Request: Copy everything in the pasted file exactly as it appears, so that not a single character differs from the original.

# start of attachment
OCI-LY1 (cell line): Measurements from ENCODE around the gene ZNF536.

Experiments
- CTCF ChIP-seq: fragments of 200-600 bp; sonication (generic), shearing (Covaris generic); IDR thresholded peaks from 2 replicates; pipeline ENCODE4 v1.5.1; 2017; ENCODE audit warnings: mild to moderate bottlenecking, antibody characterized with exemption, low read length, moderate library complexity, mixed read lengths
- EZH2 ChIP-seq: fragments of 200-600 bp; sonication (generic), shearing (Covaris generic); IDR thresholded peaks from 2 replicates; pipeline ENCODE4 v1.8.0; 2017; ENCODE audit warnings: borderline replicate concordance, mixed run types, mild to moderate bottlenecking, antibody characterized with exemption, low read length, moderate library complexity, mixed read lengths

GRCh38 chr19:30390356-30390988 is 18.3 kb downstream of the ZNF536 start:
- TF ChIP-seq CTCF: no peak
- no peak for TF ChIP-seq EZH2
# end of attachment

OCI-LY1 (cell line): Measurements from ENCODE around the gene ZNF536.

Experiments
- CTCF ChIP-seq: fragments of 200-600 bp; sonication (generic), shearing (Covaris generic); IDR thresholded peaks from 2 replicates; pipeline ENCODE4 v1.5.1; 2017; ENCODE audit warnings: mild to moderate bottlenecking, antibody characterized with exemption, low read length, moderate library complexity, mixed read lengths
- EZH2 ChIP-seq: fragments of 200-600 bp; sonication (generic), shearing (Covaris generic); IDR thresholded peaks from 2 replicates; pipeline ENCODE4 v1.8.0; 2017; ENCODE audit warnings: borderline replicate concordance, mixed run types, mild to moderate bottlenecking, antibody characterized with exemption, low read length, moderate library complexity, mixed read lengths

GRCh38 chr19:30390356-30390988 is 18.3 kb downstream of the ZNF536 start:
- TF ChIP-seq CTCF: no peak
- no peak for TF ChIP-seq EZH2